I understand why certain foods are associated with specific ethnic groups. Like spaghetti and marinara sauce, which may be an American favorite but its origin is Italian. Egg rolls are part of Chinese cuisine, crepes are French and so on.
What I don’t get is why Salmon Fish Cakes are thought of as Jewish food?
Or are they?
Okay, my Mom made them by mixing a can of red salmon (she was adamant that it had to be red, not pink, salmon) with eggs and matzo meal. And she did call them latkes (a Yiddish word for “patties”). But sometimes she made them with regular bread crumbs and called them croquettes.
Yet, every Jewish kid I knew (and those who are now grown up) had a mother who made them. And every non-Jewish kid (now adult) I knew didn’t.
Really, fish cakes are multi-ethnic. Non-ethnic. They’re just fish cakes. You can make them with almost any leftover fish, bind them with eggs and a starch (matzo meal or bread crumbs or mashed potatoes or corn meal, whatever), shape them into patties and fry them.
They are also a good way to use fish leftovers (or fish from scratch). They are easy to make, quick to cook. And they taste good whether hot, room temperature or cold.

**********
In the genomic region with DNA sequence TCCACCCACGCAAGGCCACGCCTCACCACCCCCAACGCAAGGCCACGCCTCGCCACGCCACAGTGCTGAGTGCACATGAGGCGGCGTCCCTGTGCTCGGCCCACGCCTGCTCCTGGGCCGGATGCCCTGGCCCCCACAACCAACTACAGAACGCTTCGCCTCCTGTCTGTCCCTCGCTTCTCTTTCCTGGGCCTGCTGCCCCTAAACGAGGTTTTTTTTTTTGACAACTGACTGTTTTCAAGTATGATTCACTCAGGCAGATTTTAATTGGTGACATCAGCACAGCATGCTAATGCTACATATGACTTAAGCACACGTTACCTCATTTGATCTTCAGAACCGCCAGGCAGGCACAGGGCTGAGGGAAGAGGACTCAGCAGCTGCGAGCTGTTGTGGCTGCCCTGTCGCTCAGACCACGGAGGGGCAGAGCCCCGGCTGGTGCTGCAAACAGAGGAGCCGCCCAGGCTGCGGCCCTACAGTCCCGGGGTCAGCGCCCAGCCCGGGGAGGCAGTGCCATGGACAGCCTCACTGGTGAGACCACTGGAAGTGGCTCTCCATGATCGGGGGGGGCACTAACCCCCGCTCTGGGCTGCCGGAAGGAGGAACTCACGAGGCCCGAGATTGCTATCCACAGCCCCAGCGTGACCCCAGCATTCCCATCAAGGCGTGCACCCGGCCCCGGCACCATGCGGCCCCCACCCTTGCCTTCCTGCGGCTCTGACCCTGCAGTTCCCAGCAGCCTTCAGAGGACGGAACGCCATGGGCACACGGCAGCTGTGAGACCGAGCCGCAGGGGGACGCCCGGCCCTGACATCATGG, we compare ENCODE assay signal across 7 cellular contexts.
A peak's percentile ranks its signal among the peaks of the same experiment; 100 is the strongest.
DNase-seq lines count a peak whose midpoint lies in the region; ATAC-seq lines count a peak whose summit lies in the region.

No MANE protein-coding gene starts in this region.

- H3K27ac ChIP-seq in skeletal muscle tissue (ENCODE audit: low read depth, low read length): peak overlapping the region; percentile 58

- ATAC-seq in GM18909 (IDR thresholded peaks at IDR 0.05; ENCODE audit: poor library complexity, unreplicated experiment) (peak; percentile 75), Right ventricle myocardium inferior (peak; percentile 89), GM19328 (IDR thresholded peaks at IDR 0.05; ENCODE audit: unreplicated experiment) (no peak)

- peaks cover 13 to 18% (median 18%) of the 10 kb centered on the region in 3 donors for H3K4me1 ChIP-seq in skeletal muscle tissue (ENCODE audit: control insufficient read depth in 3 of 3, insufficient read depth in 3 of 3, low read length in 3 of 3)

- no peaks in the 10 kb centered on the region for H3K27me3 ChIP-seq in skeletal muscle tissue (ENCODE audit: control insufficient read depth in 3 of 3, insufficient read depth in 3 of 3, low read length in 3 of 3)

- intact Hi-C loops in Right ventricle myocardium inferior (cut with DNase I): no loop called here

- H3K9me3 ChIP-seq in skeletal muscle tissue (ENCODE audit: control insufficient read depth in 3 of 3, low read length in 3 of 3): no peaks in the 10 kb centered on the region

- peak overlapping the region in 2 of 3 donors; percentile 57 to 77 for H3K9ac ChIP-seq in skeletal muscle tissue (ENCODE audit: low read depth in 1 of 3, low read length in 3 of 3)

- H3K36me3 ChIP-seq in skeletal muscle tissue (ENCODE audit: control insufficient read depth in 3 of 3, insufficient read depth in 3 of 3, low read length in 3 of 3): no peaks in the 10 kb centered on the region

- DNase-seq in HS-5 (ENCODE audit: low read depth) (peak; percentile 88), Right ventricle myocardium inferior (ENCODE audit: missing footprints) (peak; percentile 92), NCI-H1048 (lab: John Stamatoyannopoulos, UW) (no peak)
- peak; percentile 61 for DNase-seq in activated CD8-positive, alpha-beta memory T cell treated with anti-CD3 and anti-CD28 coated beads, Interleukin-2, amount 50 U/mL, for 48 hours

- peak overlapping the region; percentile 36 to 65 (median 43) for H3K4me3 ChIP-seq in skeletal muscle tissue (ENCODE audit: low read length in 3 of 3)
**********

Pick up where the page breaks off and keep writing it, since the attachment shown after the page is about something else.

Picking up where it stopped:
What more could you ask of a summer meal?
Whatever your background, try Salmon Fish Cakes. You can eat them plain or in a sandwich with a thick slice of summer tomato and some mayo. Or serve them a bit fancier with some easy to make Horseradish Cream Sauce (recipe follows).
Salmon Fish Cakes
2 medium Yukon Gold or all-purpose potatoes
2 cups crumbled, cooked salmon
1 large egg
1 thick scallion, finely chopped, optional
1 tablespoon finely chopped fresh dill, optional
salt and freshly ground black pepper to taste
2 tablespoons butter
2 tablespoons vegetable oil
Peel and cut the potatoes into chunks, cook them in boiling water for 12-15 minutes or until tender, drain and place the chunks in a bowl. Mash the chunks. Add the fish, egg, scallion, dill and some salt and pepper and mix the ingredients thoroughly. Shape portions of the mixture into 4 patties about 3/4-inch thick. Dredge the patties in some flour to coat the surface. Heat the butter and vegetable oil in a saute pan over medium heat. When the butter has melted and looks foamy, place the patties in the pan and cook for about 3 minutes per side or until crispy. Drain on paper towels. Makes 4 servings
Horseradish Cream Sauce
1/2 cup plain yogurt, preferably Greem style
1 tablespoon prepared white horseradish
1 tablespoon chopped fresh dill
2 teaspoons lemon juice
Mix ingredients thoroughly. Makes 1/2 cup